Calif. Senate passes legislation to shield advisers against retaliation





CALIFORNIA -- The California State Senate passed a bill Tuesday that would protect journalism advisers and other teachers against retaliation by administrators because of student speech, but because of budget issues, the bill might not be signed or vetoed by Gov. Arnold Schwarzenegger until as late as the end of September.

The bill, S.B.1370, authored by Sen. Leland Yee (D-San Francisco/San Mateo), passed through the Senate 31-2 and the Assembly 72-1.

"I expect the Governor to sign this bill into law, as has consistently supported our efforts to make sure true freedom of the press is alive and well on our campuses," Yee said in a press release.

Because of ongoing budget concerns, Schwarzenegger and the Senate continue to focus on passing a state budget, and the governor has asked that no other bills be sent to him until the budget is passed, said Jim Ewert, legal counsel for the California Newspaper Press Association.

After receiving the bill, the governor will have 12 days to sign it or veto it. If the bill is not given to the governor before session ends Aug. 31, he has until Sept. 30 to address it, Ewert said.

Originally called the Journalism Teacher Protection Act, the bill was broadened to include all teachers and shield "an employee from being dismissed, suspended, disciplined, reassigned, transferred, or otherwise retaliated against for" protecting students exercising their constitutional rights.

The legislation comes after Yee proposed Assembly Bill 2581 in 2006 to guarantee students' right to free press and speech. Since AB 2581 passed, administrators have tried to control student press by pressuring journalism advisers and other teachers with threats of removing them from positions, Ewert said. The need for S.B. 1370 is troubling, Yee's communications Director Adam Keigwin said.

In 2006, Janet Ewell, the student newspaper adviser for Rancho Alamitos High School, was removed from her position as adviser after she permitted students to write editorials critical of school employees and facilities. Over a dozen cases like Ewell's have been documented across the state in the past couple of years, Keigwin said. Ewert said the bill would stop actions like this in its tracks.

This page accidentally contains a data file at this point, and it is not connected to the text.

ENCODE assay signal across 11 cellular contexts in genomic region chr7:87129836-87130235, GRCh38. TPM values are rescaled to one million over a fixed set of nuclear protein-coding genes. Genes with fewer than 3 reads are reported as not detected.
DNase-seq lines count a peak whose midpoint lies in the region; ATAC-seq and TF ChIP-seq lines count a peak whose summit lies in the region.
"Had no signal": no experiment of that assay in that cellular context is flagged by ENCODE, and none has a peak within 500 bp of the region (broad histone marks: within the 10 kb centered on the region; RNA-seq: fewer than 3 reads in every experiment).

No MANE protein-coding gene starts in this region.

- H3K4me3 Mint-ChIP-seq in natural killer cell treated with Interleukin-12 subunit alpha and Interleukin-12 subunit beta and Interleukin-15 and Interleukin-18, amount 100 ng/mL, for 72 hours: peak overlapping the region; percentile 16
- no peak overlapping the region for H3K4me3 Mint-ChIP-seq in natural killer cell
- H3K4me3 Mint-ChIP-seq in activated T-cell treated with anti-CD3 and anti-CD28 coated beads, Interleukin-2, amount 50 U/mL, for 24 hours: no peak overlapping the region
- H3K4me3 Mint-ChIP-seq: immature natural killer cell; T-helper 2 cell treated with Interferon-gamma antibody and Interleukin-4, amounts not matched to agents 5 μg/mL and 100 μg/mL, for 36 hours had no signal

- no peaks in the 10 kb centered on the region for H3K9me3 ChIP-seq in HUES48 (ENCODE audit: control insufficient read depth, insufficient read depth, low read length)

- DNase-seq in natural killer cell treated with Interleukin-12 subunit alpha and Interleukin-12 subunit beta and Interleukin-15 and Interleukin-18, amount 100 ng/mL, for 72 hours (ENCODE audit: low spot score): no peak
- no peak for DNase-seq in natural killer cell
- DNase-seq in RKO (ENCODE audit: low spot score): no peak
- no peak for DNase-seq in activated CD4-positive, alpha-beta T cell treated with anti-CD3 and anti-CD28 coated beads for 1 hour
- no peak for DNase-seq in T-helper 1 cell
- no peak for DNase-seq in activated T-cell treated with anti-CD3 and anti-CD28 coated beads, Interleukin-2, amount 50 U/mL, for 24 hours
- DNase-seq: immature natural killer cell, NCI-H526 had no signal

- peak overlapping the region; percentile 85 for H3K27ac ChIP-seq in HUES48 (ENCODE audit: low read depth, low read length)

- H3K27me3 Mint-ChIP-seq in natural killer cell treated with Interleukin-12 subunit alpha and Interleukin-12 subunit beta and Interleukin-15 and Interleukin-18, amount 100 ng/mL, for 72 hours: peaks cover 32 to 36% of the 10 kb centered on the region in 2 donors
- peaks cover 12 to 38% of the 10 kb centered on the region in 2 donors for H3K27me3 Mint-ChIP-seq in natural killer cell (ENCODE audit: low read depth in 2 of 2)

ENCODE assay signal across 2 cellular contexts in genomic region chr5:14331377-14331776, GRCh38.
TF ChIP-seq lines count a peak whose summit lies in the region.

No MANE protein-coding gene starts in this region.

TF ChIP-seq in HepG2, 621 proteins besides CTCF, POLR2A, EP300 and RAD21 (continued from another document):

The Association of the California School Administrators expressed opposition to S.B. 1370 because it claims the bill is too broad and could be used by all teachers to escape reprimand by claiming freedom of speech protections.

"ACSA has heard of numerous situations whereby a teacher has used poor judgment under the guise of student freedom of speech," according to the Senate floor analysis. "The school principal must be able to utilize discretion when coming in contact with these situations. Teachers are the adults that must be held accountable for their students, even in the case of a school newspaper, yearbook, or other written materials."

If S.B. 1370 is passed, it will not go into effect until Jan. 1, 2009. But the CNPA hopes school districts will implement it prior to that date, Ewert said.

While he hopes no more legislation will be needed, Yee will continue to support student speech and press issues, Keigwin said.


California, news